Remembering Sam Scolnic
Rabbi Sam Scolnic, who died May 26, 2012, at age 88, arrived at Beth El when he was 33 years old and remained this congregation’s rabbi for the next 32 years. Under his tenure, Beth El’s membership skyrocketed from 145 families in 1956 to more than 850 by the time he retired in 1988. He instituted many of the major programs that still exist at Beth El today: the preschool, egalitarian worship, daily morning and evening minyans, the Early Shabbat Morning Minyan, and the Saul Bendit Institute (which was renamed the Rabbi Samuel Scolnic Adult Institute in his honor in 2013).
Putting Beth El on the Map
“Sam Scolnic put this congregation on the map,” said Rabbi Bill Rudolph in his eulogy at Rabbi Scolnic’s funeral. “He gave it its basic shape and created its culture—democratic (with a small d), egalitarian (ahead of its time), heimische, unpretentious, willing to experiment, and serious about education. In essence, when you think about those characteristics, that is pretty much what Beth El is today.”
A Texas native, Rabbi Scolnic was ordained at the Jewish Theological Seminary in New York and returned to Tyler, Texas, for his first pulpit. He was a chaplain in Korea during the Korean War and served at two Houston congregations before arriving at Beth El in August 1956.
A “hands-on rabbi,” as Rabbi Rudolph described him, Rabbi Scolnic was indefatigable in his efforts to build Beth El. That early work often consisted of walking around Bethesda neighborhoods with the Beth El president, knocking on doors of families they thought were Jewish, convincing them to join Beth El.
One year, the synagogue added 108 new families. “In fact, one of the few crises in the life of the shul in his tenure was whether to cap membership or not, because he was too successful,” said Rabbi Rudolph.
Rabbi Scolnic also assiduously took care of any void in the synagogue’s spiritual life. “When he saw the need for a daily minyan, he didn’t assign the task to someone and hope it happened,” said Rabbi Rudolph. “He showed up every morning for several years till it could stand on its own feet.”
Rabbi Scolnic took to heart his first conversation with Board members when he first arrived at Beth El. They told him they wanted Beth El to be a “liberal Conservative congregation.” He agreed. “That fitted in with my own philosophy,” he said.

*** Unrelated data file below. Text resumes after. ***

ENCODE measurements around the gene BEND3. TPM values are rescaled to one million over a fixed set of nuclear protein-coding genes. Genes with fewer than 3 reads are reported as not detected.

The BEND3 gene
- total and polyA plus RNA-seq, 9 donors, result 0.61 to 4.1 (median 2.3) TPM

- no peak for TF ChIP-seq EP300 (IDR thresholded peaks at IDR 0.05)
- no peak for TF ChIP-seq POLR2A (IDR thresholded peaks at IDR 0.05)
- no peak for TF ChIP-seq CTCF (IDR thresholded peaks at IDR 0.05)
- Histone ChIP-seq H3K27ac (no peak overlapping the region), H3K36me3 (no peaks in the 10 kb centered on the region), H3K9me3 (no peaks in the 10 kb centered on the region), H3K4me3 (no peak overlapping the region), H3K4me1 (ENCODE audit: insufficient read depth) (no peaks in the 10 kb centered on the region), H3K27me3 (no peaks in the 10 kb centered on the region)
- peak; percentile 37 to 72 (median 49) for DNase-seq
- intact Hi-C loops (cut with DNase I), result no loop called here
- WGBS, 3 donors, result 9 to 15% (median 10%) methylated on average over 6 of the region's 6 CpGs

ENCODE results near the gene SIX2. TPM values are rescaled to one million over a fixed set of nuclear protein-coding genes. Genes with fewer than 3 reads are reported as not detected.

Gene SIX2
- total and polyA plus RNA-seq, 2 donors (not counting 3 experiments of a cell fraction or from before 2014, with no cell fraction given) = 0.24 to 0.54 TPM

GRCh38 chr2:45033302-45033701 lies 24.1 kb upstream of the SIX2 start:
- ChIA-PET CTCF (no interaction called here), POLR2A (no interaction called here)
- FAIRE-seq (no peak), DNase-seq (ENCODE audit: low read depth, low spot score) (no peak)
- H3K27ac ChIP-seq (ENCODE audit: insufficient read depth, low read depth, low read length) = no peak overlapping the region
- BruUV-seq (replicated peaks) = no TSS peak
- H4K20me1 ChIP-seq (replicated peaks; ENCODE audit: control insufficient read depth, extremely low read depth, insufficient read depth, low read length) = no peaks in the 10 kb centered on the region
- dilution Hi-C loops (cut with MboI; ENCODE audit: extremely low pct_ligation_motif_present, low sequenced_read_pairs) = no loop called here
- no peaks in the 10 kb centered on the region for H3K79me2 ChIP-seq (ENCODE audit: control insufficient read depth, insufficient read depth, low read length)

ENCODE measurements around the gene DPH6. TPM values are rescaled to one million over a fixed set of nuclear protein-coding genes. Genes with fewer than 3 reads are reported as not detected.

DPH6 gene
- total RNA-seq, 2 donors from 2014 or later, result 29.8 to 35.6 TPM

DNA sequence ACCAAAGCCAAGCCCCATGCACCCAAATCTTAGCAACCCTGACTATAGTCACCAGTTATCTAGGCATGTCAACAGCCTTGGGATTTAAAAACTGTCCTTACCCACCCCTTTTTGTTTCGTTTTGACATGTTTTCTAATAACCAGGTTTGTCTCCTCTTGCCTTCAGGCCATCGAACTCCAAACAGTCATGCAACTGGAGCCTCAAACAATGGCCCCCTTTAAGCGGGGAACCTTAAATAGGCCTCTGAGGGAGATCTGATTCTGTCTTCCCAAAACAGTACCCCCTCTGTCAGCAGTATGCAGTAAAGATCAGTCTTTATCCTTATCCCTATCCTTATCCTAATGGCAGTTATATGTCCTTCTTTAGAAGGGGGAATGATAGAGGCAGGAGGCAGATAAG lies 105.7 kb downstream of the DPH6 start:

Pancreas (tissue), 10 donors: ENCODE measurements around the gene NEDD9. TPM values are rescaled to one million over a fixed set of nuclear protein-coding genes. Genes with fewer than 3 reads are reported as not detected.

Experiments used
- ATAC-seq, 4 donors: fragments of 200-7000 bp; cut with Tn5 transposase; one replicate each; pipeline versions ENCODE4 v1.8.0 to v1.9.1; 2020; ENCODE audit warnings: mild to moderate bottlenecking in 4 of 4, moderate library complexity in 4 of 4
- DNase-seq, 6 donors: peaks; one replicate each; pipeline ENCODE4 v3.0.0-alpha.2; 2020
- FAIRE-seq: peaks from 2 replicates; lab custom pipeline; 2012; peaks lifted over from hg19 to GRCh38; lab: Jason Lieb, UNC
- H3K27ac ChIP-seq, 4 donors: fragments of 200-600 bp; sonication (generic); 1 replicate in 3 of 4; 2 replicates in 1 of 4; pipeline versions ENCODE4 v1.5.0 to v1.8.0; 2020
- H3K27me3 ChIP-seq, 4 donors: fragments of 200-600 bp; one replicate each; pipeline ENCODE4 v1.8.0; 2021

A prime example of that liberalism occurred in the late 1960s when a congregant who had lost her father came every day to say Kaddish. “There were evenings when we were short one or two for a minyan, but we couldn’t count her,” recalled Rabbi Scolnic. “I became very upset. I said, ‘It’s time to change that.’”
It was 1968, and the feminist movement was “in the air,” he said. “It wasn’t as if this suddenly came as an illumination to us. But this was a particular situation that affected us, where this woman was coming to say Kaddish regularly, and we could only count her as one of the chairs and not as a person.”
“We decided we would take a whole year for an educational campaign before we called for a vote,” Rabbi Scolnic said. In April 1969, the proposal passed overwhelmingly. The next step was to allow women to be given Torah honors. Again, there was an extended discussion period before the measure was brought to a vote.
His ground-breaking views also affected the larger Jewish community. Rabbi Jan Kaufman, now director of special projects for the Rabbincal Assembly in New York, described in a condolence letter to Judy Scolnic how Rabbi Scolnic supported her before the Washington Board of Rabbis in the early 1980s, a time when women rabbis were just coming on the scene.
She had bet din duty for the Washington Board of Rabbis. “Sam was in charge of the mikveh that day,” she wrote. “He called me…and made it clear that I was to show up for the bet din and if any colleague did not want to use me as a witness because I was a woman – it was too bad. He said he would not make any other arrangements for those colleagues.”
He “conducted his rabbinate with integrity, menschlichkeit, care, and caring,” said Rabbi Rudolph, “We stand on his tall shoulders today, as we have since he hung up his hat 24 years ago and as we will for many years to come.”
Rabbi Scolnic is survived by his wife Judy, their four children, 13 grandchildren, and two great-grandchildren.
Adapted from “Remembering Sam Scolnic: 1923-2012” by Janet Meyers, in the July/August 2012 Scroll.